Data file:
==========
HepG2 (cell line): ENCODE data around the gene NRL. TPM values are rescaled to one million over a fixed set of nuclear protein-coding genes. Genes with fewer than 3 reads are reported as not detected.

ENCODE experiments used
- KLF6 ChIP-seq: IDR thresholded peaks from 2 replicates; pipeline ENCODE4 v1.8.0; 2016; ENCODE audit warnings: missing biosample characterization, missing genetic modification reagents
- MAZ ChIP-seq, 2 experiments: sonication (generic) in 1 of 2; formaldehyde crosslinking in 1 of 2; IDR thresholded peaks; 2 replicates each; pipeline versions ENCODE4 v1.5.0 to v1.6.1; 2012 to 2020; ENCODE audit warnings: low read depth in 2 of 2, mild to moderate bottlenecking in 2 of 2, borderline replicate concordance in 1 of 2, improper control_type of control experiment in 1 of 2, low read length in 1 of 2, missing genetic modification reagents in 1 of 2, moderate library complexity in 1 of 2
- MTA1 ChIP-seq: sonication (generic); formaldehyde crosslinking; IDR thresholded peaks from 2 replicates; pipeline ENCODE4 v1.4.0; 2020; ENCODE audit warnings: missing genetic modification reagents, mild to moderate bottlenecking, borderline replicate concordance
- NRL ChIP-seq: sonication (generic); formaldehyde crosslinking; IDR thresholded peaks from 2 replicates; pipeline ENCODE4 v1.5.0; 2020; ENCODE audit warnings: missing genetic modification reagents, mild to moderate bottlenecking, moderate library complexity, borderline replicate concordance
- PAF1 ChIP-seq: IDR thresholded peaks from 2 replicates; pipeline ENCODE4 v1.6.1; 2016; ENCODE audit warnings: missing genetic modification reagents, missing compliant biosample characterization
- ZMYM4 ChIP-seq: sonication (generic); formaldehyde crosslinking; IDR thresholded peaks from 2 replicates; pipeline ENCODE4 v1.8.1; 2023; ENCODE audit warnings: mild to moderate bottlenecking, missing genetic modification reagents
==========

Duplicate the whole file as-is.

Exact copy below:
HepG2 (cell line): ENCODE data around the gene NRL. TPM values are rescaled to one million over a fixed set of nuclear protein-coding genes. Genes with fewer than 3 reads are reported as not detected.

ENCODE experiments used
- KLF6 ChIP-seq: IDR thresholded peaks from 2 replicates; pipeline ENCODE4 v1.8.0; 2016; ENCODE audit warnings: missing biosample characterization, missing genetic modification reagents
- MAZ ChIP-seq, 2 experiments: sonication (generic) in 1 of 2; formaldehyde crosslinking in 1 of 2; IDR thresholded peaks; 2 replicates each; pipeline versions ENCODE4 v1.5.0 to v1.6.1; 2012 to 2020; ENCODE audit warnings: low read depth in 2 of 2, mild to moderate bottlenecking in 2 of 2, borderline replicate concordance in 1 of 2, improper control_type of control experiment in 1 of 2, low read length in 1 of 2, missing genetic modification reagents in 1 of 2, moderate library complexity in 1 of 2
- MTA1 ChIP-seq: sonication (generic); formaldehyde crosslinking; IDR thresholded peaks from 2 replicates; pipeline ENCODE4 v1.4.0; 2020; ENCODE audit warnings: missing genetic modification reagents, mild to moderate bottlenecking, borderline replicate concordance
- NRL ChIP-seq: sonication (generic); formaldehyde crosslinking; IDR thresholded peaks from 2 replicates; pipeline ENCODE4 v1.5.0; 2020; ENCODE audit warnings: missing genetic modification reagents, mild to moderate bottlenecking, moderate library complexity, borderline replicate concordance
- PAF1 ChIP-seq: IDR thresholded peaks from 2 replicates; pipeline ENCODE4 v1.6.1; 2016; ENCODE audit warnings: missing genetic modification reagents, missing compliant biosample characterization
- ZMYM4 ChIP-seq: sonication (generic); formaldehyde crosslinking; IDR thresholded peaks from 2 replicates; pipeline ENCODE4 v1.8.1; 2023; ENCODE audit warnings: mild to moderate bottlenecking, missing genetic modification reagents